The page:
Notes: Let Freedom Ring

The newest Big Ten trophy became an afterthought following No.22 Wisconsin's 59-24 victory over No.11 Nebraska Saturday, but the Badgers' first of three straight trophy games to end the season has found a new home in Madison.

MADISON - With all the excitement over beating No.11 Nebraska and blocking for a tailback who set the FBS single game rushing mark, senior tight end Sam Arneson had to be reminded that the Badgers – 59-24 winners – had a new trophy to hoist.

“It’s definitely a fun thing,” said Arneson. “It’s a great meaning, the Freedom Trophy, honoring the service men. It was very cool to win it.”

The Freedom Trophy was announced jointly Monday to further enhance a budding Big Ten rivalry between West Division opponents. It features a bronze football stadium with an American flag extending from the center. One half of the outside of the stadium depicts the North section of Wisconsin’s Camp Randall Stadium (built in 1917) and the other half the East side of Nebraska’s Memorial Stadium (1923).

The stadium and flag sculpture sits on top of a wooden base that has dedicated space for future game scores. It’s a base that’s big and heavy enough that linebacker Vince Biegel joked it took a handful of linemen to lift.

“I really didn’t know what was going on with the trophy,” said left tackle Tyler Marz. “It’s always fun, but it’s just another game for us.”

It’s the third straight trophy game for Wisconsin to end the season, playing Iowa for the Heartland Trophy and Minnesota for Paul Bunyan's Axe. Wisconsin currently possesses all of its traveling trophies.

Clement Good to Go

Sophomore tailback Corey Clement is OK after sustaining a stinger following a 17-yard touchdown in the first half, treating the injury with painkillers before coming back in the game.

“He got me pretty good on that (hit),” Clement said. “It was a little drastic fall at the end. I got speared a little bit. I didn’t allow my body weight to shift the way I wanted it to so everything just came down all on my shoulder.”

Clement was a little frustrated with the hit, but was ready to come back into the game.

“I was kind of like ‘why me?’” he said. “I’m just like OK one tackle broke, second tackle broke, can I just score easily? No, I’ve got to get hurt at the end.”

Clement is being patient as the No. 2 running back right now, knowing his turn is next. He finished with 22 yards on five carries.

“I see this whole little cycle going. so I’m just like ‘OK, I’m No. 2,’” Clement said. “So everybody’s just telling me to be patient. So that’s what I’m really going to do. I’m just going to sit back, I’ve still got to years left, so you never know what happens in the following year. So I’m just really going to enjoy this year that we’re having and be appreciative.”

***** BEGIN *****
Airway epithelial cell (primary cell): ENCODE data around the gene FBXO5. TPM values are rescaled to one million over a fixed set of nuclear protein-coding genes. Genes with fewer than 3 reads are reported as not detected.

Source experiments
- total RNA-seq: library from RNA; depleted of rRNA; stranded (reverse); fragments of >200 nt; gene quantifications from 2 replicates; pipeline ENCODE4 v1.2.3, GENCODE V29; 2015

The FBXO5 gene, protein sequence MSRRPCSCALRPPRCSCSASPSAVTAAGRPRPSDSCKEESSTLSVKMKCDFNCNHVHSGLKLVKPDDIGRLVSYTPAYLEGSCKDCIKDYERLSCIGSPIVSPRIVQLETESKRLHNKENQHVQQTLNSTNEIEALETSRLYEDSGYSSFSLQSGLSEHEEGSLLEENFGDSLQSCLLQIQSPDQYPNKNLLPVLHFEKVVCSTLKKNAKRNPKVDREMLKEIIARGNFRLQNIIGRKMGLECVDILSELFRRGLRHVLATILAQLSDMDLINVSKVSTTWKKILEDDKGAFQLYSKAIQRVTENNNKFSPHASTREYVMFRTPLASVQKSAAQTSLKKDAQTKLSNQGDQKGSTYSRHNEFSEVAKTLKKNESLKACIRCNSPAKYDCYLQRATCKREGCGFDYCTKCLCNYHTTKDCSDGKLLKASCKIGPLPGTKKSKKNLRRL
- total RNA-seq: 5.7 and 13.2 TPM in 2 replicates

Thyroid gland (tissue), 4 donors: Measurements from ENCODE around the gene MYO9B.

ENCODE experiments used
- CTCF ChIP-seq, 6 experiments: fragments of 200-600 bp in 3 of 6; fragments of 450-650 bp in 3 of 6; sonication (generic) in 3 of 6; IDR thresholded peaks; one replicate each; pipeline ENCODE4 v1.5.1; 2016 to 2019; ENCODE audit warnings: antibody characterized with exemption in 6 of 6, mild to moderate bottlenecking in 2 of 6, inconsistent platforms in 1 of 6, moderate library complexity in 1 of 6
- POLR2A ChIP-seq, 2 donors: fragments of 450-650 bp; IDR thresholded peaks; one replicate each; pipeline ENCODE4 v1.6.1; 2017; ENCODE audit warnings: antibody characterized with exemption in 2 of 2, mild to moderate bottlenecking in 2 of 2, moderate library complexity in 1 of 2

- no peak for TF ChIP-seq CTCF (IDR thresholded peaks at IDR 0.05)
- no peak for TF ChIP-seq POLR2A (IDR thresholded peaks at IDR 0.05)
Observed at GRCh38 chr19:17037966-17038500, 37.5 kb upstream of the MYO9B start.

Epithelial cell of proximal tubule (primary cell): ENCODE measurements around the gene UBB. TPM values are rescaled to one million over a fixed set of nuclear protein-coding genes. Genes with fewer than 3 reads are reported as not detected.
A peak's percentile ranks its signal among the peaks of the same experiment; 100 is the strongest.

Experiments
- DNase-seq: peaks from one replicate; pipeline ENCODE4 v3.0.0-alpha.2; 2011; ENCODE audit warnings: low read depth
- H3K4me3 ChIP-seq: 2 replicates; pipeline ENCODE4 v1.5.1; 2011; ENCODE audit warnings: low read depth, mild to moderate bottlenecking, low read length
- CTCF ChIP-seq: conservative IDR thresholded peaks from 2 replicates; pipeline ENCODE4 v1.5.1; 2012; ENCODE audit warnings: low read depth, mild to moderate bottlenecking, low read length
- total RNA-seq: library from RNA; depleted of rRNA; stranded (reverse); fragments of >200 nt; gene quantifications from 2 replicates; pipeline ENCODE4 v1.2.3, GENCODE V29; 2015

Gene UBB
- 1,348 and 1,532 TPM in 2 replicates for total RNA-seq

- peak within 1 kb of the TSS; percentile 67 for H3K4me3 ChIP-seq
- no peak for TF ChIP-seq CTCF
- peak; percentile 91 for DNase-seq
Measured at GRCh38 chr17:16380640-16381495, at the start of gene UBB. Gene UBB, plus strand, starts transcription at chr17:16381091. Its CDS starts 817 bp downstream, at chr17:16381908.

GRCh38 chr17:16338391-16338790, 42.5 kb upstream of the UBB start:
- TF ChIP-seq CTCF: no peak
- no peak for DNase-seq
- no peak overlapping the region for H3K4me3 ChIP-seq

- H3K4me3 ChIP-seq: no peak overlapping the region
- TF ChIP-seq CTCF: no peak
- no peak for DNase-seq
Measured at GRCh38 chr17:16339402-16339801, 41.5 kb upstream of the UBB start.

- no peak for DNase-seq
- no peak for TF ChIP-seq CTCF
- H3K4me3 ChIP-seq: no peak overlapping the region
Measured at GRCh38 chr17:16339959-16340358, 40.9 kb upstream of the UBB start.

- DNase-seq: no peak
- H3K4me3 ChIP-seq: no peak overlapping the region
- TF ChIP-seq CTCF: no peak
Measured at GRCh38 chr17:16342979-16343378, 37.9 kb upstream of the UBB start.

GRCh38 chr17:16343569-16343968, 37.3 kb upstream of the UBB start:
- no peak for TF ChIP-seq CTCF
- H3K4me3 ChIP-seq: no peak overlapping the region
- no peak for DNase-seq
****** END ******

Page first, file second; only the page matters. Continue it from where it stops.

Fumble problems

Before the snow really starting falling, the Badgers kept kicking around the football. Wisconsin lost three of its four fumbles in the first half and five of six for the game, indirectly leading to 17 Nebraska points.

Coming into the season, Melvin Gordon had only lost one fumble in his entire career, but lost two fumbles against the Cornhuskers, about the only thing that did go wrong on his 408-yard, four-touchdown day performance.

While the Badgers have held teams in check on the scoreboard (14.3 points per game), getting turnovers has been a problem spot for the defense. UW had only forced five interceptions coming into the game. No such problem in this game, as the Badgers forced four fumbles and one interception.

Wisconsin forced five turnovers is the team’s most since creating seven turnovers against Northwestern on Nov. 27, 2010.

“This week, coaches got a tackling circuit,” said linebacker Joe Schobert. “We were ready, we were stressing getting the ball out in practice the whole week and that definitely played a key role in what happened.”

Extra Points: Game time temperature of 26 degrees makes it the coldest game at Camp Randall since Nov. 21, 1964. It was also the 10th-coldest game in which Wisconsin has participated…Wisconsin ran for 591 yards, its second 500-yard rushing game of the season and seventh in school history. The Badgers’ rush total was the most Nebraska has ever allowed, as well…Wisconsin allowed just 62 yards passing—the second time this season the Badgers have held an opponent to 63 yards or less in the air (63 vs. Rutgers)…The Badgers racked up 4.0 sacks and 8.0 tackles for loss, giving them, 32.0 sacks and 71.0 TFLs through 10 games this season.

Erik Lewis contributed to this report

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